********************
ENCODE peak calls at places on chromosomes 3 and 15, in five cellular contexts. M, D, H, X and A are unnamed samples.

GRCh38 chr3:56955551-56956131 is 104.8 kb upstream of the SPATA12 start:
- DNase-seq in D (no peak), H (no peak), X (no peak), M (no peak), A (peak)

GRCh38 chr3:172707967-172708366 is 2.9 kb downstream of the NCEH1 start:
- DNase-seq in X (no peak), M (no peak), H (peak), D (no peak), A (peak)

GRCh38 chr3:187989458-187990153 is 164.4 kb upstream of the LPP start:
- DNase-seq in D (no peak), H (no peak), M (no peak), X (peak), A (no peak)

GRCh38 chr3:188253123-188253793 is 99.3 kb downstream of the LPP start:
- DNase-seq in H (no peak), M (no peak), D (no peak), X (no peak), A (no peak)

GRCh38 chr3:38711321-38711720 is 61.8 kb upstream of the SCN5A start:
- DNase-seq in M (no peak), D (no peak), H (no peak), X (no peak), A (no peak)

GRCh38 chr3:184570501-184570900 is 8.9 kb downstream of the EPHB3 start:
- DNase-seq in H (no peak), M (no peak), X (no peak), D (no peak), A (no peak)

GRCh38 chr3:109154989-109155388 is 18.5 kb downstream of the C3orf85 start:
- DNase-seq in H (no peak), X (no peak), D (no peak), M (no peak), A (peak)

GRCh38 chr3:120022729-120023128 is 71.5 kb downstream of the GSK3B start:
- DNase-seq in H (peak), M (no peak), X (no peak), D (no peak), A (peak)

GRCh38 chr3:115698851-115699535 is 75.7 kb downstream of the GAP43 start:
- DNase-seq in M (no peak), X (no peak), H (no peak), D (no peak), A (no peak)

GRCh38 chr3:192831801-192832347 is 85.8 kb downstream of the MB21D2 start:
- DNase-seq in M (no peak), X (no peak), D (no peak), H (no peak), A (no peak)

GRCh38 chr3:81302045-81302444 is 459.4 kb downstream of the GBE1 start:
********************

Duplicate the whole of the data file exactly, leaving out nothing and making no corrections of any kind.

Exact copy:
ENCODE peak calls at places on chromosomes 3 and 15, in five cellular contexts. M, D, H, X and A are unnamed samples.

GRCh38 chr3:56955551-56956131 is 104.8 kb upstream of the SPATA12 start:
- DNase-seq in D (no peak), H (no peak), X (no peak), M (no peak), A (peak)

GRCh38 chr3:172707967-172708366 is 2.9 kb downstream of the NCEH1 start:
- DNase-seq in X (no peak), M (no peak), H (peak), D (no peak), A (peak)

GRCh38 chr3:187989458-187990153 is 164.4 kb upstream of the LPP start:
- DNase-seq in D (no peak), H (no peak), M (no peak), X (peak), A (no peak)

GRCh38 chr3:188253123-188253793 is 99.3 kb downstream of the LPP start:
- DNase-seq in H (no peak), M (no peak), D (no peak), X (no peak), A (no peak)

GRCh38 chr3:38711321-38711720 is 61.8 kb upstream of the SCN5A start:
- DNase-seq in M (no peak), D (no peak), H (no peak), X (no peak), A (no peak)

GRCh38 chr3:184570501-184570900 is 8.9 kb downstream of the EPHB3 start:
- DNase-seq in H (no peak), M (no peak), X (no peak), D (no peak), A (no peak)

GRCh38 chr3:109154989-109155388 is 18.5 kb downstream of the C3orf85 start:
- DNase-seq in H (no peak), X (no peak), D (no peak), M (no peak), A (peak)

GRCh38 chr3:120022729-120023128 is 71.5 kb downstream of the GSK3B start:
- DNase-seq in H (peak), M (no peak), X (no peak), D (no peak), A (peak)

GRCh38 chr3:115698851-115699535 is 75.7 kb downstream of the GAP43 start:
- DNase-seq in M (no peak), X (no peak), H (no peak), D (no peak), A (no peak)

GRCh38 chr3:192831801-192832347 is 85.8 kb downstream of the MB21D2 start:
- DNase-seq in M (no peak), X (no peak), D (no peak), H (no peak), A (no peak)

GRCh38 chr3:81302045-81302444 is 459.4 kb downstream of the GBE1 start: